This is not a comfortable book. The feeling of uncertainty that was present and the start of the book quickly grows into something rather more menacing, and it is difficult to feel entirely sympathetic towards either of the protagonists. Yes, they are fallible, complex, believable human beings, but they are largely responsible for their own failings, for failing to take responsibility for themselves and their lives soon enough. I could feel a degree of compassion, of course I could, but I couldn’t warm to either of them.

The story works though, because Jon Godden understood the psychology of her characters and of their relationship, and she drew out the full complexity of their situation. Edwina was brave, she pushed the situation, she drew Ross’s story out of him. But she lacked the confidence, the judgement, the social skills, all of the things that people whose lives have been dominated by others lack. And, though she couldn’t admit it, she found something that her life lacked in her relationship with Ross. It also revealed truths that she had never found the courage to acknowledge.

It’s difficult to explain but I understood completely when I was safe in the hands of an author who clearly understood the importance of nuances, significant moments, and telling details. That made the situation, and the complex relationship, for all it was a little contrived, utterly compelling.  The story played out beautifully, and the setting really made the story sing. The house itself was wonderful; it lived and breathed, I could see it, I could feel its oppressive atmosphere; such a contrast to the  Cornish coast outside.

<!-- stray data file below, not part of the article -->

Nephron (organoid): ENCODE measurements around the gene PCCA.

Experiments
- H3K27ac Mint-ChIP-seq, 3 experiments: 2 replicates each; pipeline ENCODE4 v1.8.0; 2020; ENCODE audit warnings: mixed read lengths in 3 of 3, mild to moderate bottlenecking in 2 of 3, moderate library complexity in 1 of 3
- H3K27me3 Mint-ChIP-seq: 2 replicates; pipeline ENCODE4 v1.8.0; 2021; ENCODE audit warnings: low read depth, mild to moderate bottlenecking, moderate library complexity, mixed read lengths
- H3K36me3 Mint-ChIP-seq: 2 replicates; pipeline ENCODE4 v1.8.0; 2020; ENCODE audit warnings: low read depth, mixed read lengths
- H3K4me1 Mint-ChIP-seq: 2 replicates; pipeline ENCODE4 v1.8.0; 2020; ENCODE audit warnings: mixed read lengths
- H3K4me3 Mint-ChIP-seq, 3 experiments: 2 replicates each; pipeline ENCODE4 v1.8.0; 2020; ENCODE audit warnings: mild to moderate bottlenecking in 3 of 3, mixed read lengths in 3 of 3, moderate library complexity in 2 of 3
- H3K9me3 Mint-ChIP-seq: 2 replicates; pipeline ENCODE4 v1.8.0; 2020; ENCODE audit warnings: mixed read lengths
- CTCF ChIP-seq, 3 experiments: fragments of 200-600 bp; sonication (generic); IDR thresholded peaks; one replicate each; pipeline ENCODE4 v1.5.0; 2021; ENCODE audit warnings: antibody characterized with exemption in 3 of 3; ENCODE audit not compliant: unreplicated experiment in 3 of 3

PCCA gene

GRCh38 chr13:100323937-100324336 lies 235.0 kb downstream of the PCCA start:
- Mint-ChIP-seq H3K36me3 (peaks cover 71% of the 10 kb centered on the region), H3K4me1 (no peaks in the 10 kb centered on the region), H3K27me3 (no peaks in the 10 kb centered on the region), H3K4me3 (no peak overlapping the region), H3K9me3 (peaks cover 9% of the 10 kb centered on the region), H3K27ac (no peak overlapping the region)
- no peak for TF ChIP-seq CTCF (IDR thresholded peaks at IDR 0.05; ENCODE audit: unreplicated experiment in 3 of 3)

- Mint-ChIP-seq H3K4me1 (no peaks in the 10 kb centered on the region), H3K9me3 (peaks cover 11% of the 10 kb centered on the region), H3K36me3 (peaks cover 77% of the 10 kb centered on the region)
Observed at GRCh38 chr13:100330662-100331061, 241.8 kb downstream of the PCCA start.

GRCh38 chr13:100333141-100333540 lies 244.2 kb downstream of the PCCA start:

‘The House by the Sea’ held me from start to finish.

11 responses

    • I only discovered Jon because I spotted ‘Two Under the Indian Sun’ when I was looking for Rumer’s books in the library catalogue and was curious about the second name. In terms of Cornish houses Jon definitely wins, because I didn’t like ‘China Court’ at all.

  1. I’ve been meaning to read Jon Godden for a while but haven’t gotten to her yet. I’m so glad to experience her vicariously in the meantime. I’m also intrigued by her late novel Ahmed’s Lady, about an elderly woman hiking in the Himalayas with a native guide. I’ll have to bump her up my “to read” list!

    • I am intrigued by ‘Ahmed’s Lady’ now, but next up will be ‘Told in Winter’ which is the only other one of her books my library has. If I like that one as much as this one that may be followed by a little book shopping …

  2. I’ve read Two Under the Indian Sun (and I’ve been meaning to re-read it), but I’ve never seen any of Jon Godden’s books. This sounds like an intense book!

    • I picked this up on the basis of the author and the title; that it was set in Cornwall was a bonus, and it was not the sort of story I’d expected at all. Sadly I don’t have that dust jacket though …

  3. I’ve always loved Rummer Godden, especially those books that work well with Young Adult readers like ‘The Peacock Spring’, but I’ve never heard of Jon Godden. What a shame that she has been so overshadowed by her sister. My library doesn’t have anything by her, but I shall certainly keep an eye open in our local second hand shops. Thanks for bringing her to my attention.